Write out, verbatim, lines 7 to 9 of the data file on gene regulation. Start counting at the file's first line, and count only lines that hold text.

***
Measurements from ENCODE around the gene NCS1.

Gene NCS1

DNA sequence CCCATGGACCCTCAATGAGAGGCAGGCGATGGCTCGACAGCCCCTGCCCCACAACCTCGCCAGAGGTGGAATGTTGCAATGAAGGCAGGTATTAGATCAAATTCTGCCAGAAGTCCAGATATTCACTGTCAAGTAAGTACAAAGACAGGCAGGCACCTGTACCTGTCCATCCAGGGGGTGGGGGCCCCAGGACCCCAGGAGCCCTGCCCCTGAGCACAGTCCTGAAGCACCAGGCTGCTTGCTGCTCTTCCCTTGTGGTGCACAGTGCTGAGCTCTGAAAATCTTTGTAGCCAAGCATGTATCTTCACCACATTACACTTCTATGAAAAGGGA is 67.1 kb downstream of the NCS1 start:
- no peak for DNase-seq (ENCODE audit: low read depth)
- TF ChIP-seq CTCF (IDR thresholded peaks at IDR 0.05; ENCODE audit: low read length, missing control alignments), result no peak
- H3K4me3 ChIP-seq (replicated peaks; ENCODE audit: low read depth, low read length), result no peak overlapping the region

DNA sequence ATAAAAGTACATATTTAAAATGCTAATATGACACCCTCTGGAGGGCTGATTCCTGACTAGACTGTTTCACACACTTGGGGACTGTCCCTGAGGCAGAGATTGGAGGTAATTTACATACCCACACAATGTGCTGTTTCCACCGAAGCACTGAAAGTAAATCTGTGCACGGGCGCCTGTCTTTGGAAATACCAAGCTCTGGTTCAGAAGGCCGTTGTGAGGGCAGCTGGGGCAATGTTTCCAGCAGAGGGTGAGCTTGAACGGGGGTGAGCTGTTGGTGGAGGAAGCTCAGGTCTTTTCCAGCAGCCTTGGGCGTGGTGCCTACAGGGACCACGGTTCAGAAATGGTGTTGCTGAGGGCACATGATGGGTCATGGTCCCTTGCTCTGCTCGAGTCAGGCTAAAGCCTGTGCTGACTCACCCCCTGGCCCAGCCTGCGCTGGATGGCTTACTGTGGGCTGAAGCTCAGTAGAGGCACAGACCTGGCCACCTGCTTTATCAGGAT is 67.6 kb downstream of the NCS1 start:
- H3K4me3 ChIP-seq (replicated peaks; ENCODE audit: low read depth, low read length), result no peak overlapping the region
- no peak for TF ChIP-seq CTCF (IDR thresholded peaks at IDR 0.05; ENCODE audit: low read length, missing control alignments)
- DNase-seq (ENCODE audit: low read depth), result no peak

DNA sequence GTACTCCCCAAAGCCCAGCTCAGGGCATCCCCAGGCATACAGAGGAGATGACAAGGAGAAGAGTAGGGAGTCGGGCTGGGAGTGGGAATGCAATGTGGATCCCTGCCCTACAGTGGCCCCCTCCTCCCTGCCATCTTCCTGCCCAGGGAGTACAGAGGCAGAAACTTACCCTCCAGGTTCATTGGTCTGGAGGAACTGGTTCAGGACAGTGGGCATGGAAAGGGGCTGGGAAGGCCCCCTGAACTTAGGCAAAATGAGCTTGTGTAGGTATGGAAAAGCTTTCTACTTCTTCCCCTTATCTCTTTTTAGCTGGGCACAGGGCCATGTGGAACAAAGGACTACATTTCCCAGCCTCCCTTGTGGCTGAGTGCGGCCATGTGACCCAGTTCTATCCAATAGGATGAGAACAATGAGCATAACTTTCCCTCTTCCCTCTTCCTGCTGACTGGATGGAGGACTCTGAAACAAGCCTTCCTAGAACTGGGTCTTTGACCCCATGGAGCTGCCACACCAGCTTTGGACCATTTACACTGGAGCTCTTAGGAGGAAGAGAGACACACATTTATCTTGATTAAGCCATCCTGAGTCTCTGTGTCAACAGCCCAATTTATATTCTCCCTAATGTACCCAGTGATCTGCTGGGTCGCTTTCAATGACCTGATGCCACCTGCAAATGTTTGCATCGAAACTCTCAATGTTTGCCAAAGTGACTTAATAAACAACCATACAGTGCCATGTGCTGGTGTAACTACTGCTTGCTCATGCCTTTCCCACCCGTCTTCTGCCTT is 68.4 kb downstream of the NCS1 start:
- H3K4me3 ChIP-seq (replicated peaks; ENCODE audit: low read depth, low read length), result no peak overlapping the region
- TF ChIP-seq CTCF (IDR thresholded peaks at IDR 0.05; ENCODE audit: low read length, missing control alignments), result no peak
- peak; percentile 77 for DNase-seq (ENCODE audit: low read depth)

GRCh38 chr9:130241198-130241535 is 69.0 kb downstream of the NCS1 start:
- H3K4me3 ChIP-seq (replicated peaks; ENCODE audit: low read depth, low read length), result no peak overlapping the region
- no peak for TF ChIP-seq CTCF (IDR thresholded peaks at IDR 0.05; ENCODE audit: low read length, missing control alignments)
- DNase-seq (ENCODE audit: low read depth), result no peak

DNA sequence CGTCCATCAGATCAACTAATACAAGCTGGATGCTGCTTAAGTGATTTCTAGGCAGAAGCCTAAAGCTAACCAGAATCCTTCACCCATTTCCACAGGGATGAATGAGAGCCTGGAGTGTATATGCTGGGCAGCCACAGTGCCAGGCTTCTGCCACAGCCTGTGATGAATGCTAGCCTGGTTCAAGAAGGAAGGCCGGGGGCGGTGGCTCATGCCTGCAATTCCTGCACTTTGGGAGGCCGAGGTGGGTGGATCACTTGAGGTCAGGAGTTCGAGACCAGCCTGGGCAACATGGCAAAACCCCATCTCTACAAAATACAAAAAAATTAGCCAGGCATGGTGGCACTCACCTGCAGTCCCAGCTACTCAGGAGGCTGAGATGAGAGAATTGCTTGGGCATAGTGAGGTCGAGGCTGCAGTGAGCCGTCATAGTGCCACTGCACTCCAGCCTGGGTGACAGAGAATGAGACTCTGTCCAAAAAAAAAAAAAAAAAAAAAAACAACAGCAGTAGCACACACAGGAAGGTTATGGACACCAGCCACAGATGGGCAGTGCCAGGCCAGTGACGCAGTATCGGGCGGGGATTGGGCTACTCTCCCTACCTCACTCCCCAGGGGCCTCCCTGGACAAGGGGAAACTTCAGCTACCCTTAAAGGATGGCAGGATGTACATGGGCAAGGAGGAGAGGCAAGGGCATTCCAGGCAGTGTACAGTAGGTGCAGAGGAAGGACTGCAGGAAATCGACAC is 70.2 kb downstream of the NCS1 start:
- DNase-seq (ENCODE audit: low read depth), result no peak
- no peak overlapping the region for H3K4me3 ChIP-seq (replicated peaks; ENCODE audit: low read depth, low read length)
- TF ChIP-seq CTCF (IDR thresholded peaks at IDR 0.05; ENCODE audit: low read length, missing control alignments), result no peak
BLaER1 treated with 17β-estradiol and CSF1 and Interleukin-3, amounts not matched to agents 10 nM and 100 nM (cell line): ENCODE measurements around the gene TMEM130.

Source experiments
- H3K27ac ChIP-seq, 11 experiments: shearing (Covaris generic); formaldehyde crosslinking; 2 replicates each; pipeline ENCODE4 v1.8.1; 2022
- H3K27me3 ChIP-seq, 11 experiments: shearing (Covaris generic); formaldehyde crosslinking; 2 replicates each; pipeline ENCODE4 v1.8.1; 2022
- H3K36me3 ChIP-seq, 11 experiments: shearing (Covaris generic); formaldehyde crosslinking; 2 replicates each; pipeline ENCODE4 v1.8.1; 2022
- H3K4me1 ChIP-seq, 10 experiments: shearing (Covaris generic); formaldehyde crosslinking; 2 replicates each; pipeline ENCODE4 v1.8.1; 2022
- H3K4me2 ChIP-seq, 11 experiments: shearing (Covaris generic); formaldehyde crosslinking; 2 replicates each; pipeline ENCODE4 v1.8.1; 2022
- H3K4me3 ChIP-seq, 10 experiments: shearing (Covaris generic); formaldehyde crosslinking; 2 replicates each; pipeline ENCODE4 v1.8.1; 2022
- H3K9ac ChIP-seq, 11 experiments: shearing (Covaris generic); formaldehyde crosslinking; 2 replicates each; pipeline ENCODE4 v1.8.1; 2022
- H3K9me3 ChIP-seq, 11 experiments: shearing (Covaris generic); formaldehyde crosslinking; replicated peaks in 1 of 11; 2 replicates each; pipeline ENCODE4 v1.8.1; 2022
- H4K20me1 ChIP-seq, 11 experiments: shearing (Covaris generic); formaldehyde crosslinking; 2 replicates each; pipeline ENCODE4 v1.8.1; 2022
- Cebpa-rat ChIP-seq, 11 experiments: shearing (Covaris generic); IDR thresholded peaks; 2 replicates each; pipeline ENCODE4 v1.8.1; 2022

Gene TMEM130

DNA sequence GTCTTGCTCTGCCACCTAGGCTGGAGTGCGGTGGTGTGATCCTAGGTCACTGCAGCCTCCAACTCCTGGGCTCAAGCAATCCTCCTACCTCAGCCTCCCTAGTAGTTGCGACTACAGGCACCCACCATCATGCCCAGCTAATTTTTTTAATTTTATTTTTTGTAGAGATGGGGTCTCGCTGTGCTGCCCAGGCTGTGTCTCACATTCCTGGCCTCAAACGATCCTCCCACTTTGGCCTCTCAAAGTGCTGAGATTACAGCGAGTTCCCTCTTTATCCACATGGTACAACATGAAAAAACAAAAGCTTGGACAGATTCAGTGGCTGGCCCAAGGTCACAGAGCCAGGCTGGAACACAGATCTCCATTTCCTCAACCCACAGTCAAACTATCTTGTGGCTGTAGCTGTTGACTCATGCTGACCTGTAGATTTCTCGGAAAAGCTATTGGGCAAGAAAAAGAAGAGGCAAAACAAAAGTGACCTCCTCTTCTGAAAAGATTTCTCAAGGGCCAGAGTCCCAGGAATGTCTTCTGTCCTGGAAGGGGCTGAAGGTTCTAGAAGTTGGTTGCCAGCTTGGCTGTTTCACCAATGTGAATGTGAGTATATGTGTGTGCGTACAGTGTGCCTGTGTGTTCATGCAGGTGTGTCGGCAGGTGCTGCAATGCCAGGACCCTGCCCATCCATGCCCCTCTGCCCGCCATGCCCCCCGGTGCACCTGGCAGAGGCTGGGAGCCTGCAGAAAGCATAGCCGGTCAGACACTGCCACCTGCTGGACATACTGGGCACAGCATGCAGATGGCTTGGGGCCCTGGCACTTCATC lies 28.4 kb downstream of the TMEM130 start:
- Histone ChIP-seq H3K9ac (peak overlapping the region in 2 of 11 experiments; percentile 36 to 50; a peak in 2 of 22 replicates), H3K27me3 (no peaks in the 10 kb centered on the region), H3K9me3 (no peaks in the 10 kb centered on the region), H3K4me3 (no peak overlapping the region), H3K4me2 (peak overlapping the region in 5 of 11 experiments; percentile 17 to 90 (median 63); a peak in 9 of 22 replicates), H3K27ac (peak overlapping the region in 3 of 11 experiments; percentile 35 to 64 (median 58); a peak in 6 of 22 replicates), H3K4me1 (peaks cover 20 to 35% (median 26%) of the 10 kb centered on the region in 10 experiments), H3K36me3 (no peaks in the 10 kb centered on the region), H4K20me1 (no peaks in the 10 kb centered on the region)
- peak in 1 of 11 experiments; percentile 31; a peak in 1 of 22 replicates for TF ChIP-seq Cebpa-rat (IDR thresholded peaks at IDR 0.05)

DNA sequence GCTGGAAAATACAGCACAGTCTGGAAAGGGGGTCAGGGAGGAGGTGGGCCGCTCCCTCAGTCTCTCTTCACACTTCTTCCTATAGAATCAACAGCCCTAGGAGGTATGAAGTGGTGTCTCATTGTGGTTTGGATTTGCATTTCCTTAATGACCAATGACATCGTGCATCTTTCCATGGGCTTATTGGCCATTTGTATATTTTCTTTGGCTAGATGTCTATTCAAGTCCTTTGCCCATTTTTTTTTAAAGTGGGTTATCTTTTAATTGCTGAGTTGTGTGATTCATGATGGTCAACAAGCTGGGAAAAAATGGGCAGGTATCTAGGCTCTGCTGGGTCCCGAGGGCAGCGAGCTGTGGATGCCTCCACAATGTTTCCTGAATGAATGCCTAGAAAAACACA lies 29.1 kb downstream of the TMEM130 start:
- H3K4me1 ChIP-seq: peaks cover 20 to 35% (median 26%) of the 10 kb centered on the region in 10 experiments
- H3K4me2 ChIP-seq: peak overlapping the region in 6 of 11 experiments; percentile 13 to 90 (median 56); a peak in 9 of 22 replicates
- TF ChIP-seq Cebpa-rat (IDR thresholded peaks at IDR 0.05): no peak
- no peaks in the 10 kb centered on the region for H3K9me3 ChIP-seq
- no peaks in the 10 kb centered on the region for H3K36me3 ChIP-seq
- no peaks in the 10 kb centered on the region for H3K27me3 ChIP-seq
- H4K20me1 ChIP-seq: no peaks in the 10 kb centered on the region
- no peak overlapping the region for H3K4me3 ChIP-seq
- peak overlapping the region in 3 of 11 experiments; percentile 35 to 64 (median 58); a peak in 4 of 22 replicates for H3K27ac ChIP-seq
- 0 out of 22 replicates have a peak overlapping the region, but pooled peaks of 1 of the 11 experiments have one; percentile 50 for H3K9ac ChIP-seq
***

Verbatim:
DNA sequence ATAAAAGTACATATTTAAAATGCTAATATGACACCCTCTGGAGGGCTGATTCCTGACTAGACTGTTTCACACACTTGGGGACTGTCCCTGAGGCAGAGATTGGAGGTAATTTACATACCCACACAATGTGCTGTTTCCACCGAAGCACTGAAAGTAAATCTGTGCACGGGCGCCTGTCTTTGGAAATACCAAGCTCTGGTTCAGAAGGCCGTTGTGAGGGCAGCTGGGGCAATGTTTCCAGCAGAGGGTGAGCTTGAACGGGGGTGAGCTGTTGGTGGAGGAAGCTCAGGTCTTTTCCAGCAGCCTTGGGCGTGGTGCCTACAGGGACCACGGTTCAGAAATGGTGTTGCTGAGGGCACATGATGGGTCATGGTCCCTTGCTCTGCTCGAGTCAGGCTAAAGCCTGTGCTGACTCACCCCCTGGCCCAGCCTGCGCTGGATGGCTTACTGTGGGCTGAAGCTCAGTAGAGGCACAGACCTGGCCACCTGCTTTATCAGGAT is 67.6 kb downstream of the NCS1 start:
- H3K4me3 ChIP-seq (replicated peaks; ENCODE audit: low read depth, low read length), result no peak overlapping the region
- no peak for TF ChIP-seq CTCF (IDR thresholded peaks at IDR 0.05; ENCODE audit: low read length, missing control alignments)